Investors are oblivious to the long-term detriments of the "heartless" Senate health-care bill, according to Mario Molina, former CEO of health-care company Molina.
"When people really understand what this bill is going to do, the American people are going to be really disappointed," said Molina in an interview Thursday on "Closing Bell." "Medicaid has been gutted, the premiums are going to go up, and the amount that people are going to have to contribute out of pocket for exchange policies is going to go up."
The Senate bill, released Thursday, proposes to roll back Medicaid expansion in an attempt to replace Obamacare. According to Molina, the new bill will "destabilize the individual market, take health care away from millions of low-income patients and give tax breaks to corporations and the wealth."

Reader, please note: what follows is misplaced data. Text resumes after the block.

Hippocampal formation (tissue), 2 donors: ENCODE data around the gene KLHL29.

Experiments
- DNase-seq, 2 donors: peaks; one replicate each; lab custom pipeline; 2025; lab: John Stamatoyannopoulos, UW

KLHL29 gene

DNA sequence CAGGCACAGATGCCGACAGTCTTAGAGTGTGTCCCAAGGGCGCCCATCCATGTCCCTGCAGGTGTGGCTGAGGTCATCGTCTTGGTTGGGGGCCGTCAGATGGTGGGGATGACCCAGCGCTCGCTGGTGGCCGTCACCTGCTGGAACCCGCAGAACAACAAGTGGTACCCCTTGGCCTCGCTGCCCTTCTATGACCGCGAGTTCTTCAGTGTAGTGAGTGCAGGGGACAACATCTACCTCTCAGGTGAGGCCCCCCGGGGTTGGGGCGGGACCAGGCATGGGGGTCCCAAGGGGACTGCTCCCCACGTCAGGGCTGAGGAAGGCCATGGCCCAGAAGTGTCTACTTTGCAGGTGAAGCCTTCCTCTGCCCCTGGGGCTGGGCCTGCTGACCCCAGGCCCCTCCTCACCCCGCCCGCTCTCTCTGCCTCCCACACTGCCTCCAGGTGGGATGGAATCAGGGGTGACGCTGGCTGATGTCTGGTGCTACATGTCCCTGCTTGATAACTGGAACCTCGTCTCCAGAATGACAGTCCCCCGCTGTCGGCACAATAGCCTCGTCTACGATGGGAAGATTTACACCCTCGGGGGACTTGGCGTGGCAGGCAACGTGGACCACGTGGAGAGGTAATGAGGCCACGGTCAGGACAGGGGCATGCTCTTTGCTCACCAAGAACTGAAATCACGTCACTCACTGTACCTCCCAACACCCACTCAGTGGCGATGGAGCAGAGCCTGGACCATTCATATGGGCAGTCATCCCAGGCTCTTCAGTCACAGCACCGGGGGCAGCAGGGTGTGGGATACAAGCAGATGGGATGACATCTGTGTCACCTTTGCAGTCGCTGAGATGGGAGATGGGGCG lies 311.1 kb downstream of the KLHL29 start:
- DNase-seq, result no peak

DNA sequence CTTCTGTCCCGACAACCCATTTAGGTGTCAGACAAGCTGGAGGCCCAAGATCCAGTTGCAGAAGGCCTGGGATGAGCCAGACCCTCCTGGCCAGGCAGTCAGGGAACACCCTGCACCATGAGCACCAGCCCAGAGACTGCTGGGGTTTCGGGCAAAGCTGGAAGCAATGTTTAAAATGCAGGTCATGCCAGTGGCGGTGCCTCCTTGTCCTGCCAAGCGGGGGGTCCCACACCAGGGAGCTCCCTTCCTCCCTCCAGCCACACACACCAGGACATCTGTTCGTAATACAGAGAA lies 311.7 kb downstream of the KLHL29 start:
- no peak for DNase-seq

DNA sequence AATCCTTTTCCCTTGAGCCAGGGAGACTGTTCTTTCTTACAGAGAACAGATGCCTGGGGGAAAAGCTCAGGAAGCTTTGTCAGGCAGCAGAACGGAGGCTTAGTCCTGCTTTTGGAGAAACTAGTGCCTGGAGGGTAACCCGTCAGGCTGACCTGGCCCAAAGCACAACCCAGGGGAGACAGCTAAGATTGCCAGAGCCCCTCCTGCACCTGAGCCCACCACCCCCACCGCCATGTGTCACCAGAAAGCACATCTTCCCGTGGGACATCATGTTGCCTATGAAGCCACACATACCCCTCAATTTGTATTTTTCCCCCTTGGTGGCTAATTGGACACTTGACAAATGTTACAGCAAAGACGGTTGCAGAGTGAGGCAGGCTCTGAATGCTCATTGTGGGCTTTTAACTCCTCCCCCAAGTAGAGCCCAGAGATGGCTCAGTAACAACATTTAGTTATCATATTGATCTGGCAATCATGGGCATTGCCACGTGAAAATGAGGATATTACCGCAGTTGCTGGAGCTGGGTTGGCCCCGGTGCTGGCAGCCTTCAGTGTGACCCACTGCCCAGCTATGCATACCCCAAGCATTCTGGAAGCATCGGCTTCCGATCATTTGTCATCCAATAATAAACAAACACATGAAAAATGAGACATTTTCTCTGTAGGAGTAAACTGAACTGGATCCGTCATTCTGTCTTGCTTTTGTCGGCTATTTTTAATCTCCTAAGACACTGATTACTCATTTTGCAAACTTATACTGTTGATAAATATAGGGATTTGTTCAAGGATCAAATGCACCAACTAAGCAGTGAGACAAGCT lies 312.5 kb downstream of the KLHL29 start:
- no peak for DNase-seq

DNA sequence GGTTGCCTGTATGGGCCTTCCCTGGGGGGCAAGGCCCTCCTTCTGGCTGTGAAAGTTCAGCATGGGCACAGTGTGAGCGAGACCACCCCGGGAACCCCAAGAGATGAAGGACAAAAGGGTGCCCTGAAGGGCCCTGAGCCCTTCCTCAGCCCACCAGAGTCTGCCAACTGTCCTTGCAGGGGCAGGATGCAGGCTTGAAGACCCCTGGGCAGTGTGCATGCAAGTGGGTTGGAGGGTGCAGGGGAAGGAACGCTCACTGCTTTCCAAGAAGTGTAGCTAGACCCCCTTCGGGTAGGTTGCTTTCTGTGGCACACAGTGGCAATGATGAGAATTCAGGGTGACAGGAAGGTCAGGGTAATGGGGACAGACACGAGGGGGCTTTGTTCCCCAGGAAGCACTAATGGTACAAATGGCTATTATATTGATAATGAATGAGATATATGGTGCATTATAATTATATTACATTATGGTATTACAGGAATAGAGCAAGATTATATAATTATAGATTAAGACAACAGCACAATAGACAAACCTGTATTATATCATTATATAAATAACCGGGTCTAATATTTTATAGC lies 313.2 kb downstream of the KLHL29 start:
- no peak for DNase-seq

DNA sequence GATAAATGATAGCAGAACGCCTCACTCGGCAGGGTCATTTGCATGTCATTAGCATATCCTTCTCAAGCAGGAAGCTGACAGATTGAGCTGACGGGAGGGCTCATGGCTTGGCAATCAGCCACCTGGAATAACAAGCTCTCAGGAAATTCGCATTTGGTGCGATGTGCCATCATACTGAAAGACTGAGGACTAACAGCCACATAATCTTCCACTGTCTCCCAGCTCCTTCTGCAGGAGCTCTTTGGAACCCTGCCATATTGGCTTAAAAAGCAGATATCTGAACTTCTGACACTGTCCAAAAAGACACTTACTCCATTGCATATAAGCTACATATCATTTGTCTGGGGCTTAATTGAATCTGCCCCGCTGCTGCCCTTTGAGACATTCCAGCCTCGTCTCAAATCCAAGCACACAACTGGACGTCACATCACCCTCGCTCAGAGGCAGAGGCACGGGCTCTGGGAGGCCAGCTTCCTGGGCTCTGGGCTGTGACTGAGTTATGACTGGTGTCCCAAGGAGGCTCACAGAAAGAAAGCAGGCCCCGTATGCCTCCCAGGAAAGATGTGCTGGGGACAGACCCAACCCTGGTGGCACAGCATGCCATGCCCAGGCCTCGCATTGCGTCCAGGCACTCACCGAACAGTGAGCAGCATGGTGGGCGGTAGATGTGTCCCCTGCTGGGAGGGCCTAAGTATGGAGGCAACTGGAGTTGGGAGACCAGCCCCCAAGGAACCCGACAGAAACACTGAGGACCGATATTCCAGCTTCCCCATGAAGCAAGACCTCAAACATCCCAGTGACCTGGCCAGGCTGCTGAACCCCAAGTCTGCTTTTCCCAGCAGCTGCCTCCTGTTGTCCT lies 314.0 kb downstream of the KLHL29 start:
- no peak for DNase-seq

Health-care stocks rose Thursday, but Molina said the market is unaware of the future costs of the bill, which, he says, will override profits in several years.
"This is a penny-wise but pound-foolish bill that's going to cost us much more further on than what we're saying now," Molina said. "The markets are focused on short-term profits. If you look at what's going to happen 5 to 10 years down the road, this is going to cost much more. So we're going to have some short-term savings, but in the end, the taxpayer is going to pay much more."
Ultimately, Molina said the bill "could hardly seem like a good deal for most Americans," marginalizing the millions who depend on Medicaid for health protection.
"President Trump said the House bill was 'mean.' I would characterize this bill as heartless," Molina said. "This should not be the 'better-care' bill; this should be the 'we-don't-care bill.'"